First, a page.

Atmospheric conditions make a world of difference on migration and bird behavior. Wind, precipitation, cloud ceiling, and barometric pressure set the stage for bird migration and can set or alter bird’s plans once it is in flight.
Many avid birders monitor NEXRAD radar data in order to predict the likelihood of it being a “good day,” which means we could be in store for a large raptor flight or passerine “fallout,” or a “good night,” where we can hear the flight calls of nocturnal migrants. Below are a few tools for monitoring weather and radar data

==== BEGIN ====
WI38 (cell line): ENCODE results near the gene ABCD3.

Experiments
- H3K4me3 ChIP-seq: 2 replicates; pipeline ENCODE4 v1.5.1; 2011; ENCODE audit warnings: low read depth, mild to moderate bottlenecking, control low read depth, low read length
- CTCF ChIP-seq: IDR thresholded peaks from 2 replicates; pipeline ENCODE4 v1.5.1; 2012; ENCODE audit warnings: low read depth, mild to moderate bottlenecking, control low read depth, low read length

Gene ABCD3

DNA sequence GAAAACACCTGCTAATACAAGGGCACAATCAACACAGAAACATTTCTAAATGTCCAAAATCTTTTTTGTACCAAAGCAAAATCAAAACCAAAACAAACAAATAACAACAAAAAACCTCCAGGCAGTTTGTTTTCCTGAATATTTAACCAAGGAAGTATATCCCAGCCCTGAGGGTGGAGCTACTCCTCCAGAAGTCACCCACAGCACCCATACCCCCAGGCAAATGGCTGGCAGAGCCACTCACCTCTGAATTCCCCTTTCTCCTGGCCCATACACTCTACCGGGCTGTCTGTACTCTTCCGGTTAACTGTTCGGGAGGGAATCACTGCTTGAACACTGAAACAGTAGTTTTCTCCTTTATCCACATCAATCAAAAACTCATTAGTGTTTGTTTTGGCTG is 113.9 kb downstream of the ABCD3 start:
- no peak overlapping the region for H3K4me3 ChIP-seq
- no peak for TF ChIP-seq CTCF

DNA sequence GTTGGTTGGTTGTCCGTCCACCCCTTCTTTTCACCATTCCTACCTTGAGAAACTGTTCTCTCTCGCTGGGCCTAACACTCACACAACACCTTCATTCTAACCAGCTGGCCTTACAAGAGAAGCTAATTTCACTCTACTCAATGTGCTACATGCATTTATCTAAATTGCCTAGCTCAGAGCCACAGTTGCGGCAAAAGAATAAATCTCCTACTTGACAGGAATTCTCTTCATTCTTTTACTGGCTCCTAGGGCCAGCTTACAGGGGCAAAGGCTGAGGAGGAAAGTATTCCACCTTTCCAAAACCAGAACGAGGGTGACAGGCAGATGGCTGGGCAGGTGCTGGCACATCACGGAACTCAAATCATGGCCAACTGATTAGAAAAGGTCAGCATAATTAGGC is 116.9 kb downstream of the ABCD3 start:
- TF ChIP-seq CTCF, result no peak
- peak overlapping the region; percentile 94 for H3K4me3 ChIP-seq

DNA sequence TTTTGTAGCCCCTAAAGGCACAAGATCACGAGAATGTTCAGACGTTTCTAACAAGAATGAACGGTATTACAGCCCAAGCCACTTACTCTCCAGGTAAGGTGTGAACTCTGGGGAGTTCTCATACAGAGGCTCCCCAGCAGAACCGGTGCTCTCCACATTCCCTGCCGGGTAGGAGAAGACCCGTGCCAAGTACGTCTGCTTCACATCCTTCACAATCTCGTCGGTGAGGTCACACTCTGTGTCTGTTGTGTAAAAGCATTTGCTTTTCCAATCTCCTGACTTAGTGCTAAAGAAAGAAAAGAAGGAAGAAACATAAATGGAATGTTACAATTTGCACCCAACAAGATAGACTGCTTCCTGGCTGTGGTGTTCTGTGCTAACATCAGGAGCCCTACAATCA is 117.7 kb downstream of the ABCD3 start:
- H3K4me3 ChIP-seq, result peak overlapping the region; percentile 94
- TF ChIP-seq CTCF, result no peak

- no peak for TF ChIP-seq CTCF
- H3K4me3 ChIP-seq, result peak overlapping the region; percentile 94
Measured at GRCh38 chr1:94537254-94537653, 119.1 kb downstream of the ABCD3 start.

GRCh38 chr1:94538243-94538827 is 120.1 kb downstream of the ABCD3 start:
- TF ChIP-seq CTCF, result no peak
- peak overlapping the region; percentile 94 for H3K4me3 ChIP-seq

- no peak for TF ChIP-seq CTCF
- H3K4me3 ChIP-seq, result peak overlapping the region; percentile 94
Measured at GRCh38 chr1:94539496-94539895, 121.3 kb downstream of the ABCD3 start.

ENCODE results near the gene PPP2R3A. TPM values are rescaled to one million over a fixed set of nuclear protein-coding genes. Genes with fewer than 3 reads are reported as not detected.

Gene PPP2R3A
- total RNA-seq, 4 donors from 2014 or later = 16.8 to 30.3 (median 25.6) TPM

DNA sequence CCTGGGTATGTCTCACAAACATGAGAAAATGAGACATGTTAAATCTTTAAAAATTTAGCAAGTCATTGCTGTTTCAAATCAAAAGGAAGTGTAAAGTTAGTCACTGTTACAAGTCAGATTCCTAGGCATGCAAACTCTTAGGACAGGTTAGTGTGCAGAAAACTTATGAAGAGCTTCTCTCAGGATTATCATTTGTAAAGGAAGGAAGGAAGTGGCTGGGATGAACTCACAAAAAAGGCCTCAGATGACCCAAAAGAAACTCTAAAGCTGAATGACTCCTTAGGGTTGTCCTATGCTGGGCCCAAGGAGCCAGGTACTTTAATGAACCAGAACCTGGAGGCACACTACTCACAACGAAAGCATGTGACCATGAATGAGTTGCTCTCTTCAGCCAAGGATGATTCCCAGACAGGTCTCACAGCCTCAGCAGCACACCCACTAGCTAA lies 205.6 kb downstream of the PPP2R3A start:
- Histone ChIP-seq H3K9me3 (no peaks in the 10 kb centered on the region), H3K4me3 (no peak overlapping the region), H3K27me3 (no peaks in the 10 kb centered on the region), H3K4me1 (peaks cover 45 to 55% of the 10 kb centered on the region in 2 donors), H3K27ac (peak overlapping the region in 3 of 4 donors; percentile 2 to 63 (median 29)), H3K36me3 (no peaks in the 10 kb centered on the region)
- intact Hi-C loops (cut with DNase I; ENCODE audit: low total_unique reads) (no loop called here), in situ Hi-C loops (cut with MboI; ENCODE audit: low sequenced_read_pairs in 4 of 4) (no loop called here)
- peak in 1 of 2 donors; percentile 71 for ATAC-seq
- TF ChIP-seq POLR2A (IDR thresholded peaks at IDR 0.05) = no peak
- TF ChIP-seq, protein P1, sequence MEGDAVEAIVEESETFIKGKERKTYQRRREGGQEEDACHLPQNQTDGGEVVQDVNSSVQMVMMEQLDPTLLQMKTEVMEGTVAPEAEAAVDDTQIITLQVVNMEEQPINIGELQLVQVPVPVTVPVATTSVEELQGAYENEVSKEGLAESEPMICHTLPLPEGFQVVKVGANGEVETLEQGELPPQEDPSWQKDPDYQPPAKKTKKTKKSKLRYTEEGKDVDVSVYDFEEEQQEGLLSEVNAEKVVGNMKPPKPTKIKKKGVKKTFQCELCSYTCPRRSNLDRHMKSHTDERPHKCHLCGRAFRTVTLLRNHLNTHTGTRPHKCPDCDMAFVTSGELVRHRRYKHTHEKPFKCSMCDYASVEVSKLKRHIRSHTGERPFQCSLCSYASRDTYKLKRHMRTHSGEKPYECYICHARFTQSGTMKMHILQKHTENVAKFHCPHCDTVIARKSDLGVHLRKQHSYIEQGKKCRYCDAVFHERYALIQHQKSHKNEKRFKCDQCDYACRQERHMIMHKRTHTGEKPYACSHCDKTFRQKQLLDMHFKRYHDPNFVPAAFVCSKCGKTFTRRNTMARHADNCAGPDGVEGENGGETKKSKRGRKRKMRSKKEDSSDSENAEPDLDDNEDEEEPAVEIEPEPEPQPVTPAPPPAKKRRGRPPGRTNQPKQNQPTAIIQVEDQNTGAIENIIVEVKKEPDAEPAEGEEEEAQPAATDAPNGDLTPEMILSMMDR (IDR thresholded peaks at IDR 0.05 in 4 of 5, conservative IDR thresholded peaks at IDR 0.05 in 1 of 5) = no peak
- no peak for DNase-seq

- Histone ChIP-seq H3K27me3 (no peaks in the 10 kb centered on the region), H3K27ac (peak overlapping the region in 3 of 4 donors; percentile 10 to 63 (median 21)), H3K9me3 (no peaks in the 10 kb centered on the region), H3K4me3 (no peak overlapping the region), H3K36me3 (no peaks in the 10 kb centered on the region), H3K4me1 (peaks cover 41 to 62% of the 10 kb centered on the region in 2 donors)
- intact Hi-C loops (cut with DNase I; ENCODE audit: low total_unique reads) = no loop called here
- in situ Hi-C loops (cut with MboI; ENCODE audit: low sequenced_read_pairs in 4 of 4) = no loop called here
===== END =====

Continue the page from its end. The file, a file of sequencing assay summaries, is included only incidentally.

The term “NEXRAD” stands for NEXt generation RADar and is used by avid birders and professional ornithologists to track migratory birds. The unfiltered image at left shows a NEXRAD image of the United States. The blue circles reflect the density of flocks of birds, bats, or insects as they migrate over a radar station, allowing us to see nocturnal migration. By analyzing looping sequences of these colorful maps, birders can reasonably forecast the density, location and direction and speed of birds during migration.
For resources on how to use NEXRAD to predict local migration patterns, click here.